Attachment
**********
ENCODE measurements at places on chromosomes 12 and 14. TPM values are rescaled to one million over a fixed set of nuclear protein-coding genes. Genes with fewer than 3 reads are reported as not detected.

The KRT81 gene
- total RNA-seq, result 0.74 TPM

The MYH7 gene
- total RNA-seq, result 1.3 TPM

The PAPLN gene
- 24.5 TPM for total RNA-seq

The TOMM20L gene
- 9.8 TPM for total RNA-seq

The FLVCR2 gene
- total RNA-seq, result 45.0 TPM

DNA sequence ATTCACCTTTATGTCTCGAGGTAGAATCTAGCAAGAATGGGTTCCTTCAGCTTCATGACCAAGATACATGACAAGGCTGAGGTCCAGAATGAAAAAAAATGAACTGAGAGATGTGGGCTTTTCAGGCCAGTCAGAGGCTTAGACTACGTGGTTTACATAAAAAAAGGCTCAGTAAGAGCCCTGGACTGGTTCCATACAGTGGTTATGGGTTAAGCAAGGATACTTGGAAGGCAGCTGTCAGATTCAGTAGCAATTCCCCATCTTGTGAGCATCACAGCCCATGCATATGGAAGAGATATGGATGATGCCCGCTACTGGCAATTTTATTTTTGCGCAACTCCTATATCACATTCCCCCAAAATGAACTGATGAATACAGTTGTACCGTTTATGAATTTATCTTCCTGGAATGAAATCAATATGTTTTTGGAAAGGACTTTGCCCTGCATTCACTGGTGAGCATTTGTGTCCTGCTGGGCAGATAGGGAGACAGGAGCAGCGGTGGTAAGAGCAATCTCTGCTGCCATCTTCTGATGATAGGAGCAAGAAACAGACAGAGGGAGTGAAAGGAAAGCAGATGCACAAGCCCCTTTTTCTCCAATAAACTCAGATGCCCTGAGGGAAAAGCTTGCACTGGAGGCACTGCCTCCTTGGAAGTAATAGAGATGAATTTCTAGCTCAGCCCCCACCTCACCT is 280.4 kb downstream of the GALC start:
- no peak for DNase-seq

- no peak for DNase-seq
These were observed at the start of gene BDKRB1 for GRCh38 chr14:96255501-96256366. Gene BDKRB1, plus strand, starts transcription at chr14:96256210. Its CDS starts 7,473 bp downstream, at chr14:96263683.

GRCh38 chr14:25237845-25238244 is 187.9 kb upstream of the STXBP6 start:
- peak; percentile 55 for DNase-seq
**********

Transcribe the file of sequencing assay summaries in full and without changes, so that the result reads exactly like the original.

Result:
ENCODE measurements at places on chromosomes 12 and 14. TPM values are rescaled to one million over a fixed set of nuclear protein-coding genes. Genes with fewer than 3 reads are reported as not detected.

The KRT81 gene
- total RNA-seq, result 0.74 TPM

The MYH7 gene
- total RNA-seq, result 1.3 TPM

The PAPLN gene
- 24.5 TPM for total RNA-seq

The TOMM20L gene
- 9.8 TPM for total RNA-seq

The FLVCR2 gene
- total RNA-seq, result 45.0 TPM

DNA sequence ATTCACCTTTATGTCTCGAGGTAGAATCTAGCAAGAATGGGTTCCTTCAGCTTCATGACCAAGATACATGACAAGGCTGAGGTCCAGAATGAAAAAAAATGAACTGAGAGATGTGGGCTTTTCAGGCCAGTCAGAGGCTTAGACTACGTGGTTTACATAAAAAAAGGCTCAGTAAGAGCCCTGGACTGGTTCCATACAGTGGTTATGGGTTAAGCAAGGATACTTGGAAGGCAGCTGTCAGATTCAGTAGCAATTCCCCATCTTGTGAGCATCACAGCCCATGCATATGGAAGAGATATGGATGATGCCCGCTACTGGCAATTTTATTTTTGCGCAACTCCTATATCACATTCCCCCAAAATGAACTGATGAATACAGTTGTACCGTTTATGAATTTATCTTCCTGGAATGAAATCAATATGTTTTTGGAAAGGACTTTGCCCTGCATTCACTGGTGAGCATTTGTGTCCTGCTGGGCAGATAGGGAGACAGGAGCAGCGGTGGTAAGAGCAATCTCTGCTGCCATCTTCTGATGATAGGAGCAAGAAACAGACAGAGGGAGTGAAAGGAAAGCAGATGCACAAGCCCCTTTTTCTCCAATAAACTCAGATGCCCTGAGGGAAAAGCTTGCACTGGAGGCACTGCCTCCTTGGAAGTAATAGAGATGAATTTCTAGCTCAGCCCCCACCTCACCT is 280.4 kb downstream of the GALC start:
- no peak for DNase-seq

- no peak for DNase-seq
These were observed at the start of gene BDKRB1 for GRCh38 chr14:96255501-96256366. Gene BDKRB1, plus strand, starts transcription at chr14:96256210. Its CDS starts 7,473 bp downstream, at chr14:96263683.

GRCh38 chr14:25237845-25238244 is 187.9 kb upstream of the STXBP6 start:
- peak; percentile 55 for DNase-seq